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5 Foods To Avoid Eating Before Bed For A Goodnight Rest



Maybe, the reason why you can’t sleep isn’t because witches are chasing you. Rather, the food you’ve been eating before bed are causing all the troubles.

Here we’ve put together a list of 5 foods to avoid in order to have a restful night.

1. Ice cream

Ice cream is high in sugar, which can spike your insulin levels and high insulin levels have been shown to make it difficult to fall asleep. Beyond that, most folks eat ice cream late at night—as opposed to at, like, six pm. Late night snacking on ice cream can lead to increased cortisol levels, which is the stress hormone that can make it difficult to fall asleep as well.

2. Chocolate

Sorry to be the bearer of bad news, but that chocolate treat after dinner isn’t doing you any favors. Like coffee, dark chocolate also contains caffeine which can increase arousal, prevent your body from shutting down, and decrease your ability to develop and sustain deeper stages of sleep. 

3. Soda

We’ve all heard it before: soda is really just not good for you. Despite it’s scary side effects, it’s also awful for falling asleep. It’s full on sugar, which leaves you wide awake, and has even been connected to restless sleep.

4. Alcohol

Alcohol may help you fall asleep faster, but you might not sleep well, waking up often, tossing and turning, and even having headaches, night sweats and nightmares. It can help to down a glass of water for each alcoholic drink, to dilute the alcohol’s effects. But for a good night’s sleep, it’s better to avoid alcohol 4 to 6 hours before bedtime.

5. Coffee

This one should come as no surprise, but it’s actually your afternoon coffee drinking that can have more of an effect on your sleep than you would expect. Caffeine can remain in your system for hours, so it’s best to avoid it for several hours before going to bed.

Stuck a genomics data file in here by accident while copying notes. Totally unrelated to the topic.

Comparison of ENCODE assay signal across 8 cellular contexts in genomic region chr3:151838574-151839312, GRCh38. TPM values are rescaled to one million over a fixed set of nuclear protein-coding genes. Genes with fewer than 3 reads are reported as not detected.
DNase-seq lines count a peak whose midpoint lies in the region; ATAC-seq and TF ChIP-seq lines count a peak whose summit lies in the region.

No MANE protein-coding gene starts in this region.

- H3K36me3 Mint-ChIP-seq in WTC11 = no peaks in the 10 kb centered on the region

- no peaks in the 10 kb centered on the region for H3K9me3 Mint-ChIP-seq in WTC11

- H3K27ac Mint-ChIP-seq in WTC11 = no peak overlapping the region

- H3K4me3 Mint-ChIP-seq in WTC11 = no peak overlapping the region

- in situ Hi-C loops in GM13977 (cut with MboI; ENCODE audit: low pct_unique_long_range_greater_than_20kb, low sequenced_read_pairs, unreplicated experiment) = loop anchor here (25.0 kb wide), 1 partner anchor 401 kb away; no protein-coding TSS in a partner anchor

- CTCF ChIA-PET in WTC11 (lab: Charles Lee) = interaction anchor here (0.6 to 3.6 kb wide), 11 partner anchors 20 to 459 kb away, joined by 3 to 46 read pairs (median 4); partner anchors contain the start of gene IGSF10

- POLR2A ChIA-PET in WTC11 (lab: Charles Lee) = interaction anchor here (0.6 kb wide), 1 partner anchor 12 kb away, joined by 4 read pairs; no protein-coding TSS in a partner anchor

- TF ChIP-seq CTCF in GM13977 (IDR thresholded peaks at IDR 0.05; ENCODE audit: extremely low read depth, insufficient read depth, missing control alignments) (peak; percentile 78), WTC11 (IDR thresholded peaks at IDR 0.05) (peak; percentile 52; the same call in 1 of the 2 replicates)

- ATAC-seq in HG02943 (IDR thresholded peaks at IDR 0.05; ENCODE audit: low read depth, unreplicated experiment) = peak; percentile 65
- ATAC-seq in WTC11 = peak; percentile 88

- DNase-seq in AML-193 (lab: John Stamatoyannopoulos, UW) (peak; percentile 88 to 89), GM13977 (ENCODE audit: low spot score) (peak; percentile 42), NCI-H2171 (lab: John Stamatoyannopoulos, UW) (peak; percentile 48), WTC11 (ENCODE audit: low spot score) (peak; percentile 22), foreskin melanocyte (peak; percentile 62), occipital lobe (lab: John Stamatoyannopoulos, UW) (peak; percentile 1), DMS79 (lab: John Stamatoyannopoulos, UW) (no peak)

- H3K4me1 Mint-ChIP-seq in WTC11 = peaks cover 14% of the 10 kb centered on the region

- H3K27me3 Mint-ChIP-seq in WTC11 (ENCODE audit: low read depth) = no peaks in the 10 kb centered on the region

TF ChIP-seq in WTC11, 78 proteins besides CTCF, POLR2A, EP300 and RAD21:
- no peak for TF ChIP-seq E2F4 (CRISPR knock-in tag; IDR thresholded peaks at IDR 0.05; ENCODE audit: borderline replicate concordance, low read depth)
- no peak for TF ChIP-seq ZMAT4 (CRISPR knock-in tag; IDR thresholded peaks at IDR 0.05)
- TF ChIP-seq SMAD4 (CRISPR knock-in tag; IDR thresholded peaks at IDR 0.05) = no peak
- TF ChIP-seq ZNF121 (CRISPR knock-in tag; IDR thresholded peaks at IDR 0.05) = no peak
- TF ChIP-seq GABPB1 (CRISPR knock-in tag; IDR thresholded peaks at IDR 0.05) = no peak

COVID-19: Nigeria records 1444 New cases, more deaths




Nigeria, on Sunday, recorded one thousand, four hundred and forty-four (1444) new COVID-19 cases in the country.

The Nigeria Centre for Disease Control (NCDC) confirmed the figure in a tweet via its Twitter handle Sunday night.

Lagos, Plateau, Kaduna, FCT, Ebonyi and Akwa Ibom top the list with 901, 136, 57, 54, 53 and 52 cases, respectively.

According to the NCDC, Nigeria recorded fifteen additional deaths in the last 24 hours.

Nigeria has now recorded 110, 387 COVID-19 cases and 1,435 deaths officially.

NCDC tweeted: “1444 new cases of #COVID19Nigeria;






Akwa Ibom-52
















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Seven deaths as NCDC confirms 476 new COVID-19 infections




Seven people were confirmed to have died of COVID complications on Thursday, increasing Nigeria’s fatality toll to 992.

The Nigeria Centre for Disease Control (NCDC) confirmed the new deaths in its update for August 20.

According to the agency, 476 new positive samples were recorded in 17 states and the federal capital territory (FCT), and Lagos topped the list with 235 infections.

Thursday figure of new cases signified a slight drop in the number of positive samples recorded on Wednesday when 593 infections were confirmed.

However, recoveries increased by a slim margin with 265 patients discharged – a total of 37,569 people have now recovered across the country.

A total of 50,964 cases have now been confirmed in 36 states and the FCT.

Meanwhile, the presidential task force (PTF) on COVID-19 has expressed concern about the low turnout for tests.

Speaking at a media briefing in Abuja on Thursday, Boss Mustapha, chairman of the PTF and secretary to the government of the federation, emphasised the need for Nigerians to embrace voluntary testing.

“So far, our national response has shown that Nigeria is following the science through effective case management, but we need to improve our testing. Our testing infrastructure has been increased to undertake up to 15,000 tests per day but we are currently testing between 3,000 to 6,000 daily due mainly to people still not subjecting themselves for testing. I, therefore, want to seize this opportunity to enjoin Nigerians to get tested,” he said.

“The PTF continues to analyse and rely on data to forestall any sign of upsurge and adapting best global practices to sustain successes. That Nigeria, along with South Africa, Kenya, Ghana and Algeria, contributed to the recorded lowest weekly coronavirus confirmed cases is a testament of our successes.

“The challenge, therefore, remains for us to improve on the path of driving the pandemic out of Nigeria so that we can go back to our normal lives.”

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